Horse Welfare
Horse Safety
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Pine, CO  80470


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Horse Welfare

The vast majority of horse abuse and horse neglect cases stem from lack of knowledge.  Many people dream of owning a horse.  Yet, unlike generations ago, the common man of the 21st century is unfamiliar with horse care and handling.  Due to the owner’s lack of skills and experience, it is the horse that is blamed for not fulfilling the owner’s dream of blissful obedience.  Through human ignorance, the horse suffers.


Centaur Rising (CR), a 501(c)(3) nonprofit organization, located near Denver Colorado, helps children (and their parents!) to understand what is required to fulfill ones dream of owning a horse.  Horse riding lessons enable some people to “rise to the occasion” to develop the skills, knowledge and confidence to successfully manage their own horse.  Others come to realize that fulfilling their dream requires more work, attention, courage and money than they are willing to muster.  This is OK too.


At CR we try to impart to the human an appreciation for the animal rights of the horse and the responsibilities of equine ownership.  In addition to food, water, shelter, hoof and health care; horses need exercise.  They need a partnership commitment from their owners.  They need consistency.  It is highly unfair to a horse to think he can be cooped up all winter in a tiny manure-laden corral and then be expected to successfully carry his rider on mountain trails in the spring time.  If the horse is frisky when spring breezes scare up plastic bags from the brush, if he refuses to leave the barn, if he turns and bolts for home; it is the horse that is blamed, then sentenced to many more months – if not the duration of his life – in the corral.  Owners have a responsibility to learn to understand horse behavior and the needs of horses.

Buying a Horse

Many people think horses can be purchased as bargains.  They end up with 1) a spoiled horse - that becomes even more spoiled, 2) an untrained horse – that has little chance of any useful or meaningful life or 3) a horse that has been discarded after abusive hard work and is no longer sound.  We help people to become knowledgeable about selecting the right horse for them – when the time, in our opinion, for horse ownership comes.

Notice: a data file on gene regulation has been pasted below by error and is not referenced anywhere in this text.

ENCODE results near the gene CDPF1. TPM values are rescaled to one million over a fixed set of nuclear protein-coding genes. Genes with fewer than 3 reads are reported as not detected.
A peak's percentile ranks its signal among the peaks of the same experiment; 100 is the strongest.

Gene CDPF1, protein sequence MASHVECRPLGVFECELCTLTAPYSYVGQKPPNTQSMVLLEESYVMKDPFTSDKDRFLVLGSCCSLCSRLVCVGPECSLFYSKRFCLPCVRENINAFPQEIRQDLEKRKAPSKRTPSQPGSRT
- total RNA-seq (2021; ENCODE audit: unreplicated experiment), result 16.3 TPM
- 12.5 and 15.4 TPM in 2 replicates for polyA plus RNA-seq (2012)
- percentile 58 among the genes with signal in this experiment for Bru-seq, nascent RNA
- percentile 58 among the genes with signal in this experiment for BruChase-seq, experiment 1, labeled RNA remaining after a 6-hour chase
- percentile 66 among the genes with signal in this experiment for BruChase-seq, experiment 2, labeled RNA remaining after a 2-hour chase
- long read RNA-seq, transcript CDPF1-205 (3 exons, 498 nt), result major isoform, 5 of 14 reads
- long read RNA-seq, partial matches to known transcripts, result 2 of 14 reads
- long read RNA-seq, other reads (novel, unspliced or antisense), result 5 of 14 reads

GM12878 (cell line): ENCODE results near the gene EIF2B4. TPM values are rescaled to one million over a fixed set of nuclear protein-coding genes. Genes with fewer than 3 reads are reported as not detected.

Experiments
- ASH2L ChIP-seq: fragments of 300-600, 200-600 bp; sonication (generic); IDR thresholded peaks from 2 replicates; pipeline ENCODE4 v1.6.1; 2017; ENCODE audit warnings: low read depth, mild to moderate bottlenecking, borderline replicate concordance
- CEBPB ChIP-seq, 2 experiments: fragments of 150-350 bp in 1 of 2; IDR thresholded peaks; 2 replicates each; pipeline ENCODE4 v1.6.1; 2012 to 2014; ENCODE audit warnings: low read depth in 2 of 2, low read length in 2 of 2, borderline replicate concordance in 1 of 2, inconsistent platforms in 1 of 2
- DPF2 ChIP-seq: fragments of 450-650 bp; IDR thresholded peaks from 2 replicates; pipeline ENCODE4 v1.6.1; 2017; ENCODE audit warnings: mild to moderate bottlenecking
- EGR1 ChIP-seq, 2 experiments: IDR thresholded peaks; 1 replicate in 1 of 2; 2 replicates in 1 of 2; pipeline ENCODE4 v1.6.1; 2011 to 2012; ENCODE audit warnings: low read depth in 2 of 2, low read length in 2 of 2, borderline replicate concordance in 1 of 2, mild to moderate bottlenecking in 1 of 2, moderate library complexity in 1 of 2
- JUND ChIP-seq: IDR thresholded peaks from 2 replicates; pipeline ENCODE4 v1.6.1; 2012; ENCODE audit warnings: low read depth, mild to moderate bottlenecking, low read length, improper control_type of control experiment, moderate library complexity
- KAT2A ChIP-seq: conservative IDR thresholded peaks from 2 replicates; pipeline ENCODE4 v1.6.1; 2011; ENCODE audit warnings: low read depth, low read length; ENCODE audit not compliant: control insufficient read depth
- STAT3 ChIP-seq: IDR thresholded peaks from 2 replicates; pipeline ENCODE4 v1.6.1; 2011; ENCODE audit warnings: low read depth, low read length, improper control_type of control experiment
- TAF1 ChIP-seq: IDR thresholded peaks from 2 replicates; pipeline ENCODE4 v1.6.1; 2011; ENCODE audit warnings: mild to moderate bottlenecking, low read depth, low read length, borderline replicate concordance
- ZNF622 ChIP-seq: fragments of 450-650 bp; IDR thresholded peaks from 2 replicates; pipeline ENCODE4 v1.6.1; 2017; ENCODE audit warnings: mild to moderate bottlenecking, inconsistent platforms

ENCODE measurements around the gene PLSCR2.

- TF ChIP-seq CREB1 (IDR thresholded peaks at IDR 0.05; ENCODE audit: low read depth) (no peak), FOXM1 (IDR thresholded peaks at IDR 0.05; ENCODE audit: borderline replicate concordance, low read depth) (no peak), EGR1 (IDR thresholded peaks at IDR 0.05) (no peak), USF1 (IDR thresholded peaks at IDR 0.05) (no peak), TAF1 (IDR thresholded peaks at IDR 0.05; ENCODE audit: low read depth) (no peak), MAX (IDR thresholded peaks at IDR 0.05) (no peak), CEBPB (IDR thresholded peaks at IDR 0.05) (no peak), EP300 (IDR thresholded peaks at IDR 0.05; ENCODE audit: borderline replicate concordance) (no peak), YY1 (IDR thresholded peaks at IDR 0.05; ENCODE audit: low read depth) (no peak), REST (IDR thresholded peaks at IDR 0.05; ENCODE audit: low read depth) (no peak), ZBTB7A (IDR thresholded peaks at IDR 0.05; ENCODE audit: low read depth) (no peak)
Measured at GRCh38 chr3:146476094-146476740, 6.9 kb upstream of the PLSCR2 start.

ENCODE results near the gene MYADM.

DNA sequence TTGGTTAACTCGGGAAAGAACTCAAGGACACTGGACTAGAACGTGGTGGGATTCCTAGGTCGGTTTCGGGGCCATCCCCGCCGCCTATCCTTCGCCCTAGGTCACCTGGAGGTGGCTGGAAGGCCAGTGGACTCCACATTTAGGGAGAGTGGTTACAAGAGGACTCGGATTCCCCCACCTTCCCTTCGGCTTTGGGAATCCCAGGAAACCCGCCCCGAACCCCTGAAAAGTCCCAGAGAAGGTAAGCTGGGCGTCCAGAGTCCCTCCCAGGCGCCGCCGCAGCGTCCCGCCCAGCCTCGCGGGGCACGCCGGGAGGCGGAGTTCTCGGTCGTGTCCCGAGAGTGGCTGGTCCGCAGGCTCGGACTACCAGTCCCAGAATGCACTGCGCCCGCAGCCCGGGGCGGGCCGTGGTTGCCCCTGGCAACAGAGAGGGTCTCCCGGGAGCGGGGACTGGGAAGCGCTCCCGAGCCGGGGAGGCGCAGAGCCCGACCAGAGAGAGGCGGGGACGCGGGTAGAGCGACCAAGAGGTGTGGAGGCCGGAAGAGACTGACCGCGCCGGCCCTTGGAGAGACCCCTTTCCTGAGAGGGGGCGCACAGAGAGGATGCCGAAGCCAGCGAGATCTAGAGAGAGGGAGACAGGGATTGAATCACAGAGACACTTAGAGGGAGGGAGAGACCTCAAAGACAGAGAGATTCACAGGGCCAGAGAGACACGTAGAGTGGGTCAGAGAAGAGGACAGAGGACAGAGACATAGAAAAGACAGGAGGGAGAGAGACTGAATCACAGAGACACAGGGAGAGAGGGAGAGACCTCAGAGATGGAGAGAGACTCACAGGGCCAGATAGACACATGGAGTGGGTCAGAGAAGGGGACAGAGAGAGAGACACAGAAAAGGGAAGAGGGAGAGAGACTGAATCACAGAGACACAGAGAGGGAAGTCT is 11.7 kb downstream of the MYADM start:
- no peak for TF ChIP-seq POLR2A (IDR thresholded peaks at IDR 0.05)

Combating Abuse

“Violence begins when knowledge ends.”
Animal abuse comes in many forms.  When a horse comes to be regarded as an extension of one’s ego or when considerable financial risk (or perception of gain) is involved, compassion is often sacrificed in the name of performance.  At CR we, as instructors, hope to offer the correct role models that demonstrate that violence is not necessary and not tolerated.  We try to help young people understand that, away from CR, the horse industry is, on the other hand, not all gentle compassion.  We continually strive to encourage education – both in understanding horses and in giving young people alternatives to a career of horse training.  If a horse trainer is under pressure to perform and has few options for an alternative career, he/she can fall into the trap of believing that horses are a means to an end and are disposable.  CR seeks to constantly deter anyone from developing this frame of mind.

Long-term Commitment

If a horse-and-rider team does not advance and grow in their relationship, the novelty of horse ownership may soon wear off.  Teenagers get their drivers’ licenses and discover a bigger world.  Old trails become boring.  A horse becomes a burden.  At CR we give riders the skills, goals and motivation to keep working on their partnership.  Often financial calamities, divorce, death, illness or childbirth make horse ownership problematic.  We help prepare our students to understand that they, regardless of everything, have a commitment to seek a better home for their beloved companion if they cannot provide the commitment and care that the horse needs.

Committing to a New Life

photoAnother factor that greatly contributes to the number of abused and neglected horses is the misguided dream of raising a foal.  Many times we hear someone excitedly proclaim that he/she has bred their mare.  Does this mare owner have the time, commitment, skills, knowledge and resources to insure that the foal can grow up to be someone’s beloved and useful companion?  Can he/she guarantee that this horse will always have compassionate and responsible care?

When humans give birth to a child, responsible parents try to insure that the child will grow up to take care of himself one day.  This cannot be said for the animal welfare of the horse.  A horse will always be dependant upon humans.  Any responsible horse breeder must be committed to not just bringing a life into the world but a life that has every chance of long-term success and happiness.  Every day CR instructors educate students on the responsibilities and commitments of potential horse owners.

Please Help!

photoCR seeks to maximize the development of positive relationships between horses and their owners.  One cannot lose sight of the dark “flip side” of this story.  Numerous horse rescue organizations shelter horses from abusive and neglectful situations.  Equine rescue groups work tirelessly to liberate horses destined for inhumane transport to slaughter and eventual consumption by humans.  Whereas rescue work is vital and necessary, CR also believes that “an ounce of prevention is worth a pound of cure”.  Please support our cause in teaching horse care, compassion, commitment, skills and knowledge – and in convincing casual people that they are not prepared to take on the responsibility of owning a horse.

For a recent Denver Post about this subject, please click here or pages 1, 2, 3, 4 and 5 here.

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